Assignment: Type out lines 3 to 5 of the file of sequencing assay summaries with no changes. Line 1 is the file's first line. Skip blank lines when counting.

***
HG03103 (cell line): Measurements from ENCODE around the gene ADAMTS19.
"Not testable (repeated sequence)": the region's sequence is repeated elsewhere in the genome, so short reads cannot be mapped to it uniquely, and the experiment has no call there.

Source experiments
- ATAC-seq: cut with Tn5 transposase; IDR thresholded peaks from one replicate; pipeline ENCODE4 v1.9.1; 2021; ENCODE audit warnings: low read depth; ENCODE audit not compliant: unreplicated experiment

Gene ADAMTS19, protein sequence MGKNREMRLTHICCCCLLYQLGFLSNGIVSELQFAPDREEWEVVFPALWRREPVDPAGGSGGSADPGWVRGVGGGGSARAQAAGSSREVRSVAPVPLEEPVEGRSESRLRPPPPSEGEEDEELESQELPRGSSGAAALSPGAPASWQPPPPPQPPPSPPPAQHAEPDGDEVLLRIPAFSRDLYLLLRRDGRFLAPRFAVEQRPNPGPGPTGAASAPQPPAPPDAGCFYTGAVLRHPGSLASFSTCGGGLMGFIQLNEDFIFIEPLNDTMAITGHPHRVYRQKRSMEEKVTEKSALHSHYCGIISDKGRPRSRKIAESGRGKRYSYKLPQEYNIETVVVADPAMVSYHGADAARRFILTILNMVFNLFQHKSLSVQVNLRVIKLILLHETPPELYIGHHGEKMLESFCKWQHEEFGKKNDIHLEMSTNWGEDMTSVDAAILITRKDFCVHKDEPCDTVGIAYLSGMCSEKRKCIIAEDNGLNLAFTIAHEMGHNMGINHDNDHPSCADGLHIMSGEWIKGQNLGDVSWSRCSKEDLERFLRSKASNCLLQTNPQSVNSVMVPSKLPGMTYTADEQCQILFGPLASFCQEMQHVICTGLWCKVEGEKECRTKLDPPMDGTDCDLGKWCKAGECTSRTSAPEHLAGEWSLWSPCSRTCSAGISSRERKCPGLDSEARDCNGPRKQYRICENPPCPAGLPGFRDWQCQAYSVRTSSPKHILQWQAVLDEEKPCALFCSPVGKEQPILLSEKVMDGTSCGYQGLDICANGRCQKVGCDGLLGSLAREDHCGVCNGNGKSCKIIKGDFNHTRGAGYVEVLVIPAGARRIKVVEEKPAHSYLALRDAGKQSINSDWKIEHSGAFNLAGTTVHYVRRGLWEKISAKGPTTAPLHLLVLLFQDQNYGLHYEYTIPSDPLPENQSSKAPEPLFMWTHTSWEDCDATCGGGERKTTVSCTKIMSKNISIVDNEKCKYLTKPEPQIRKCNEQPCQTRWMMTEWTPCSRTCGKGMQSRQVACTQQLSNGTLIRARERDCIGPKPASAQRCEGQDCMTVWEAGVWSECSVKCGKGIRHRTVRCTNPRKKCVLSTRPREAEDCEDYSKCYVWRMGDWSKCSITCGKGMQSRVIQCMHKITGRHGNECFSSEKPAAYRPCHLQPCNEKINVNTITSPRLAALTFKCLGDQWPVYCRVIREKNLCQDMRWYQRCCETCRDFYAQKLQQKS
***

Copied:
Source experiments
- ATAC-seq: cut with Tn5 transposase; IDR thresholded peaks from one replicate; pipeline ENCODE4 v1.9.1; 2021; ENCODE audit warnings: low read depth; ENCODE audit not compliant: unreplicated experiment

Gene ADAMTS19, protein sequence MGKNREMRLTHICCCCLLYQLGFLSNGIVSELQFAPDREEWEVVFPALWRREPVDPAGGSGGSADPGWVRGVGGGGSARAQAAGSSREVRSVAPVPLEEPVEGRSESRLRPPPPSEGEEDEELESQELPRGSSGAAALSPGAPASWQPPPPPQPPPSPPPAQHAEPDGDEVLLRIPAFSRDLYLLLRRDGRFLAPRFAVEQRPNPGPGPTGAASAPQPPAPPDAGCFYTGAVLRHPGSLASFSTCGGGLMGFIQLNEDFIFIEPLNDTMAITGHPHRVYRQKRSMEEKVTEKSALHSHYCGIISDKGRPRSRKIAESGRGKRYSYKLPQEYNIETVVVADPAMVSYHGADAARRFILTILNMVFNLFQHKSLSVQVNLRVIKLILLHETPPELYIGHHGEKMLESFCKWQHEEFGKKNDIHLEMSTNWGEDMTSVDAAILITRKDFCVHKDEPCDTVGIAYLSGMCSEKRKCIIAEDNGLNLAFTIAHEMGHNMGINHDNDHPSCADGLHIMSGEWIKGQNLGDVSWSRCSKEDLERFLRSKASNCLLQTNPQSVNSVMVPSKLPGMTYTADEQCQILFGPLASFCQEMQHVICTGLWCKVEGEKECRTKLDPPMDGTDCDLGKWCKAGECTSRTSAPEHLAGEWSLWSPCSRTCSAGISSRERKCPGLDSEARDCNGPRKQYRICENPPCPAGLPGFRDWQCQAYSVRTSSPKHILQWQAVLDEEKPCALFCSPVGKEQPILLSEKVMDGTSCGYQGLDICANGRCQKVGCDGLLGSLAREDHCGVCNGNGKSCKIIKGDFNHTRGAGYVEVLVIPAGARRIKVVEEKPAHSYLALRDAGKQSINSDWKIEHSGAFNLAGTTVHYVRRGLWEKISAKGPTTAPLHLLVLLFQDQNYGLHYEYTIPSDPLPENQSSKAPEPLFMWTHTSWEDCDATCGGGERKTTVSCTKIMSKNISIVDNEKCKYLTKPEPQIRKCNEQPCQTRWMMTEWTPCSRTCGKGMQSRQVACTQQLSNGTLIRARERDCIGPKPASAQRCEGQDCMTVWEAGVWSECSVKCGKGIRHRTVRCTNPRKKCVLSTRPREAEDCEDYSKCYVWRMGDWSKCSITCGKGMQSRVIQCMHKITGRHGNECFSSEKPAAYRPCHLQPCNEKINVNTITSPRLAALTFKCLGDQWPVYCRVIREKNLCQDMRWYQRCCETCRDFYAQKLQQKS